When and How to Wash Your Hands
Germs on the hands
In our daily routine our hands are constantly picking up germs, which are tiny living organisms also known as microbes.2 Germs that can make people unwell may get on our hands after we use the toilet, handle raw meat, or touch anything that has germs on it.1
Our hands can carry millions of germs.3 Some of these germs can survive on our hands for a few minutes to a few hours, and on hard surfaces for a couple of hours to several months. And just ten seconds of contact can be enough to transfer these germs from our unwashed hands to other people or objects.3
Why is it important to wash your hands?
When we don’t wash our hands, the germs on our hands can be spread to objects that we touch and to other people.1 By washing our hands regularly with soap and water, we remove germs from our hands. Washing hands regularly is the single most important hygiene step in fighting the spread of germs, and good hand washing practices help people and their communities stay healthier.1
When to wash your hands
It’s easy to remember to wash your hands when they look dirty, but a good rule of thumb is to wash your hands before touching anything that needs to stay clean, and after touching anything that could leave germs on your hands.2
Make the following a part of your hand washing routine:2,4,5
- Before, during, and after preparing food, especially between handling raw food and cooked or ready-to eat food
- Before eating
- Before and after caring for sick people at home or visiting people in hospital
- Before and after treating a cut, wound, or rash
- After using the toilet, changing nappies, or helping a child use the toilet
- After cleaning up blood, vomit, or other body fluids
- After blowing your nose, coughing, or sneezing
- After touching an animal, or handling animal feed or waste
- After handling rubbish or chemicals, or working in the garden
- After smoking
- After touching frequently used surfaces in public places
- Before touching your eyes, nose, or mouth
How to wash your hands
Step 1: Wet your hands with clean, running water (warm or cold).2,4
Step 2: Apply enough soap to cover all of your hands.2,4
Step 3: Rub your hands together with the soap, lathering the backs of your hands, between your fingers, and under your nails. Scrub your hands for at least 20 seconds.2,4
Step 4: Rinse your hands well under clean, running water, making sure to remove all the soap.2,4
Step 5: Dry your hands using a paper towel, a clean hand towel or an air dryer if you are in a public toilet.2,4
Why do we wash our hands with soap?
Soap is more effective than water alone to remove dirt and germs from your skin.5,6 Rubbing your hands together to lather the soap causes friction that helps to lift the dirt and germs from your skin. Scrubbing all over your hands, including under the nails, for at least 20 seconds is recommended because it removes more germs than when you only wash for shorter lengths of time.6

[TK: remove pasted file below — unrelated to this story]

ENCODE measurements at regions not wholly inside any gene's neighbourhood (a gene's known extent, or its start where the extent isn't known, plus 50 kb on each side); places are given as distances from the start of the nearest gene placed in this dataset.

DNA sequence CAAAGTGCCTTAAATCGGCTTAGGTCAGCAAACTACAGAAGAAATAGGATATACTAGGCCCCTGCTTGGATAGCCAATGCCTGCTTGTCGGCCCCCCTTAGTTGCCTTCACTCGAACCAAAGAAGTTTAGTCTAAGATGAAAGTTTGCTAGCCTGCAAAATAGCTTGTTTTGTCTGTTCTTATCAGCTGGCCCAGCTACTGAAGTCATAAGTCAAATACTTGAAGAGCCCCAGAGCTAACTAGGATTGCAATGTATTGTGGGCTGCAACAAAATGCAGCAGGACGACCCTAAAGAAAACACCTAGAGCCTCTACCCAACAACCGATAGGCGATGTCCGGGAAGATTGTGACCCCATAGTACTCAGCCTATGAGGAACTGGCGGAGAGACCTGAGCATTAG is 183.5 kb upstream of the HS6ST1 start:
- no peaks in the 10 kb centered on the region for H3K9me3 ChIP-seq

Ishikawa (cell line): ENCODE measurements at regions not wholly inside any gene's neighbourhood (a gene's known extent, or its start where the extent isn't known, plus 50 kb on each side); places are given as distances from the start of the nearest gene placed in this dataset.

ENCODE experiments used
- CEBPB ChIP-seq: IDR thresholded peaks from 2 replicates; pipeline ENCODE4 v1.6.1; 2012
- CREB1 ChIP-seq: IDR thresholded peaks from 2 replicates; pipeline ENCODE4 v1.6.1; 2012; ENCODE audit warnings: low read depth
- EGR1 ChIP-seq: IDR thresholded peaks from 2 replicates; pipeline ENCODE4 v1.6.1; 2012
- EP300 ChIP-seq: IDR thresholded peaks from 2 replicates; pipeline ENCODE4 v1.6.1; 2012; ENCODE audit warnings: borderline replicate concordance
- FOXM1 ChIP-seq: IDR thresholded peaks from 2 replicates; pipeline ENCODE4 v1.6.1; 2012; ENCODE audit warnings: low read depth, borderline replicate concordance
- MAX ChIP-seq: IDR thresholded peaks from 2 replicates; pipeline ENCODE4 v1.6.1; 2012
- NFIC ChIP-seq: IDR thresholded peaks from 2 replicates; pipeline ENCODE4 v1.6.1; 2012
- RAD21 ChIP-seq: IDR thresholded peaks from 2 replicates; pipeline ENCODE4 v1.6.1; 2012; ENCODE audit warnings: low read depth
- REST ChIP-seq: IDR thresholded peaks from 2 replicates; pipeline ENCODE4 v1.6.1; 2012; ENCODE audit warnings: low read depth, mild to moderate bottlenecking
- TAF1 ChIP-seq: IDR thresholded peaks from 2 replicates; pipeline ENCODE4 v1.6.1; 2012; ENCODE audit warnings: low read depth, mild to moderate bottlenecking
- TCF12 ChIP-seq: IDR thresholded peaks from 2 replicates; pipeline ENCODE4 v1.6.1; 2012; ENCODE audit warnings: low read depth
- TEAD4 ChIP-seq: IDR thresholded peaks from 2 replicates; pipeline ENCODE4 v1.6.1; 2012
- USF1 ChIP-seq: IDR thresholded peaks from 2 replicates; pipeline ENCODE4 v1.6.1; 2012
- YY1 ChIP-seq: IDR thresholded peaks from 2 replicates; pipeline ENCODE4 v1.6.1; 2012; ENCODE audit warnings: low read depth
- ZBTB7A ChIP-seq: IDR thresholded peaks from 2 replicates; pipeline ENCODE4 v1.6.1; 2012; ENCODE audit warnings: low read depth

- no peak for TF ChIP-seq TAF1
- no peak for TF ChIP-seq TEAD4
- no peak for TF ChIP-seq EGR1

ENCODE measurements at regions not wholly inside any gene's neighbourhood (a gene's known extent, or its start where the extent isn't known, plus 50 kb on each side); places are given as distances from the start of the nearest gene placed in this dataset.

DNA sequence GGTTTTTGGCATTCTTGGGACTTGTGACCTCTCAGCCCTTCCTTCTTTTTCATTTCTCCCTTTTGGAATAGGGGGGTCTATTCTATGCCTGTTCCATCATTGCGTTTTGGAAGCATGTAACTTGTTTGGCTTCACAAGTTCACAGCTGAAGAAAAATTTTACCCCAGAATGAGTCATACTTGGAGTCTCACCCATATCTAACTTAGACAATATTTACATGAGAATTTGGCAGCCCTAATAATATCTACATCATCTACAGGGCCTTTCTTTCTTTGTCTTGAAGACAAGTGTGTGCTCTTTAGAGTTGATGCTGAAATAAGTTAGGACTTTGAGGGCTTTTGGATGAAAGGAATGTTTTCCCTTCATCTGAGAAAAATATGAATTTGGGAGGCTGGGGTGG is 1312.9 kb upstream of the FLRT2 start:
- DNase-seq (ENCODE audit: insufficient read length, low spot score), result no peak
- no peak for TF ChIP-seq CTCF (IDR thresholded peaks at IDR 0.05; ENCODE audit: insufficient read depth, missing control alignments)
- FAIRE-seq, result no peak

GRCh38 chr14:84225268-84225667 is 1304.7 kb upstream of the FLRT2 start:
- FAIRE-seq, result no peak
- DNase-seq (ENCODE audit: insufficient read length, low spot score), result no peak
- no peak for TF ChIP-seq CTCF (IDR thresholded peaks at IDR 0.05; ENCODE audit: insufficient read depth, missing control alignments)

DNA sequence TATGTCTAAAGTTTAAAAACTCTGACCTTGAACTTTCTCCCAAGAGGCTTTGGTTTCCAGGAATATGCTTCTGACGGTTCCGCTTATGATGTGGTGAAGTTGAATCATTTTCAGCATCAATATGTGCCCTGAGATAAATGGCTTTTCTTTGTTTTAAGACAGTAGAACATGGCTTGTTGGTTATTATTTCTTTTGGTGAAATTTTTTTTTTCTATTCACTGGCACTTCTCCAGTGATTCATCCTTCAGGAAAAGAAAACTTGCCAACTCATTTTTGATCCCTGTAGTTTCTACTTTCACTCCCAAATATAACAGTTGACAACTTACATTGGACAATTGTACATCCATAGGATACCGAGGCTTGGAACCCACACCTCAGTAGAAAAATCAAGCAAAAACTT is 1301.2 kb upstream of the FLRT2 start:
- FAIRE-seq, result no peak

Use hand sanitisers when you can’t use soap and water
While washing your hands with soap and water is recommended in most situations, if you are out and about and your hands have no visible dirt, then you can use a hand sanitiser with at least 60% alcohol such as Dettol Instant Hand Sanitiser to help stop the spread of germs.4
How to use hand sanitiser:
Step 1: Apply the hand sanitiser to the palm of one hand. Check the label for the correct amount to use.2,4
Step 2: Rub your hands together, making sure that the hand sanitiser covers all surfaces of your hands and fingers.2,4
Step 3: Keep rubbing hands together until they are dry. This will take around 20 seconds.2,4
Keep in mind that although hand sanitisers can reduce the number of germs on hands in many situations, they do not get rid of all types of germs, particularly when hands are visibly dirty or greasy. They also might not remove harmful chemicals from hands such as pesticides and heavy metals.4
- Centers for Disease Control and Prevention. Show me the science-why wash your hands? Reviewed 17 August 2020. https://www.cdc.gov/handwashing/why-handwashing.html. Accessed August 2020.
- HealthDirect. Hand washing. Reviewed November 2018. https://www.healthdirect.gov.au/hand-washing. Accessed June 2022
- Kampf G, Kramer A. Epidemiologic background of hand hygiene and evaluation of the most important agents for scrubs and rubs. Clin Microbiol Rev. 2004;17(4):863-893.
- Centers for Disease Control and Prevention. When and how to wash your hands. Reviewed 14 March 2022.
- Better Health Channel. Handwashing-why it’s important. Reviewed November 2018. https://www.betterhealth.vic.gov.au/health/ConditionsAndTreatments/handwashing-why-its-important. Accessed August 2020M.
- Centers for Disease Control and Prevention. Show me the science-how to wash hands. Reviewed 17 August 2020. https://www.cdc.gov/handwashing/show-me-the-science-handwashing.html. Accessed August 2020. https://www.cdc.gov/handwashing/when-how-handwashing.html. Accessed August 2020.